The fear of physostigmine comes from early case reports that resulted in two deaths afteroverdosing on tricyclic antidepressants and receiving the physostigmine. This led to the black-box warning of physostigmine being contraindicated with concerns for TCA ingestions. Physostigmine should be avoided in patients with a widened QRS, AV block, or bradycardia. Under these circumstances, physostigmine may worsen conduction disturbances, and cause bradyarrythmias or asystole. Precipitation of seizures is another concern for physostigmine. This can be avoided by diluting each physostigmine dose of 0.5 to 1 mg in 10 mL D5W or normal saline and administering as a slow IV push over 2 to 5 minutes. Benzodiazepines will be our treatment option specifically for seizures. Physostigmine addresses delirium.


Wang et al. performed blinded, randomized trial in 2021 with patients presenting with anticholinergic toxidrome. They included patients 10 to 17 years old, at least one and two peripheral antimuscurinic symptoms, delirium, and moderate agitation. Patients were randomized to lorazepman 0.05 mg/kg bolus, followed by a 4-hr saline infusion or 0.02 mg/kg bolus followed by 4 hr physostigmine infusion at 0.02 mg/kg/hr. From their analysis, physostigmine was super to lorazepam in controlling antimuscarinic delirium and agitation. Furthermore, they did not detect any serious adverse events.

In 2015, Watkins and colleagues conducted a retrospective analysis of the Toxiciology Investigators Consotrium registry that medical toxicologist contribute their data to. They identified patients with an anticholinergic toxidrome, agents received including benzodiazepines and antipsychotics, and classifieds them into treatment groups. From their findings, patients with anticholinergic toxicity were more likely to receive benzodiazepines than physostigmine. Those patients who received only physostigmine had a significantly lower rate of intubation. It was more commonly used in primary anticholinergic presentations than mixed or unknonw presentations.

Physostigmine is an awesome drug for anticholinergic-induced delirium. Although, we've been undergoing supply and demand issues. The manufacturer recently went bankrupt and shut down their facility, leaving no manufacturer on the market available to make physostigmine.

We were left with limited options to treat anticholinergic toxicities and resorted to uncommon alternatives. An example would be rivastigmine orally or transdermally, which has shown to be effective in treating anticholinergic poisonings with ongoing supply issues. Just recently on October 31st, 2023, the FDA released a statement that there would be a temporary iomportation available for injectable physostigmine from Provepharm in Germany.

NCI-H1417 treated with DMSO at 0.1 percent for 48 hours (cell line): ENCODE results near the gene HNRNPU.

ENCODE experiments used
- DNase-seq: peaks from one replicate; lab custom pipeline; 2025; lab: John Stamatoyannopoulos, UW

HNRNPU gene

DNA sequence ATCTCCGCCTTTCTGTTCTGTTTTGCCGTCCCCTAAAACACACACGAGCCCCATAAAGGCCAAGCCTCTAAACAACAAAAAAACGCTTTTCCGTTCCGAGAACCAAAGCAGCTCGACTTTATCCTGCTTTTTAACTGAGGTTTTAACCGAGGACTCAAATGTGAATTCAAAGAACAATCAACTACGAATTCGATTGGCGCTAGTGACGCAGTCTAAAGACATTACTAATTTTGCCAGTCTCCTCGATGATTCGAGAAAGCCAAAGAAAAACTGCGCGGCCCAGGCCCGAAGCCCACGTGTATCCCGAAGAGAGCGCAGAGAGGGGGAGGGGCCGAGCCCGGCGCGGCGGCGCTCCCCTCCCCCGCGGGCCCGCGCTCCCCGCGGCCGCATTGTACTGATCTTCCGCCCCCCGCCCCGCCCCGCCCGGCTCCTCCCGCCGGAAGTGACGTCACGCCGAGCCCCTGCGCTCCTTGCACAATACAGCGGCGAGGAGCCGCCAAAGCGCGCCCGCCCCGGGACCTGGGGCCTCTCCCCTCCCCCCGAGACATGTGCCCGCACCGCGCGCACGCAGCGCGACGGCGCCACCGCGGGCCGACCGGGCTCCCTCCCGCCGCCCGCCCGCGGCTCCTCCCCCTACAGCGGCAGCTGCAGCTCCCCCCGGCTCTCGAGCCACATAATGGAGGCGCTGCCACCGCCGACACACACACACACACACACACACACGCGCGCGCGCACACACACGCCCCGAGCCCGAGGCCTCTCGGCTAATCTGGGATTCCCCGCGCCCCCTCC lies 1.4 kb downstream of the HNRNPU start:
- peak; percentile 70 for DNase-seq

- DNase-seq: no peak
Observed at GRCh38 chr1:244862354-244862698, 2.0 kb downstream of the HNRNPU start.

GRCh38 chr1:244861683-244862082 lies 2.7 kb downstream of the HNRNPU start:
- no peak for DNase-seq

You can recall the anticholinergic toxidrome with"blind as a bat, mad as a hatter, dry as a bone, red as beet, hot as a hare, and full as a flask" Physostigmine is the preferred agent for anticholinergic-induced delirium. It is dosed at 0.5 to 2 mg and may be repeated every 10 to 30 minutes as needed. Administer no faster than 1 mg/min to minimize risks of bradycardia, respiratory distress, and seizures. Physostigmine has a short half life with a duration of an hour. Severe ingestions will require repeat doses or continuous infusion. Big pharma cannot figure out supply issues with all that money they're making.

As with any other medication in your drug bank, know what your currently have available and important therapies on shortage. This may require you to think outside of the box and to become familiar with with the limited evidence, if any. It seems that are physostigmine issues are temporarily fixed for now, but let me know in the comments below, what are your thoughts for rivastigmine as an alternative to physostigmine?

I appreciate you for staying to the end of this episode. Sending you some positive vibes with the recent negative global events. If you enjoyed the content today, give the video a thumbs up for more, check out my pharmacotherapy posts on the social medias, and I hope you learned something new.

Make sure to stop by my website at, or visit for my SM accounts.

Social Media: 

PHARMWYZE SITREP Newsletter: References



Newton RW. JAMA . 1975 Mar 3;231(9):941-3. Pentel P, Peterson CD. Ann Emerg Med . 1980 Nov;9(11):588-90. Wang GS et al. Clin Toxicol (Phila). 2021 Aug;59(8):698-704. Watkins JW et al. J Med Toxicol. 2015 Jun;11(2):179-84. Fratta KA, Ginder M, Haggerty DA. The Journal of Emergency Medicine, Vol. 65, No. 4, pp. e366–e368, 2023 McCoy CE, Honda R. J Educ Teach Emerg Med. 2023 Jan 31;8(1):S25-S47. Elkhazeen A et al. J Forensic Sci . 2023 Jan;68(1):339-342. Nishtala PS, Salahudeen SJ, Hilmer SN. Expert Opin Drug Saf . 2016 Jun;15(6):753-68.

6 views0 comments

Recent Posts

See All


bottom of page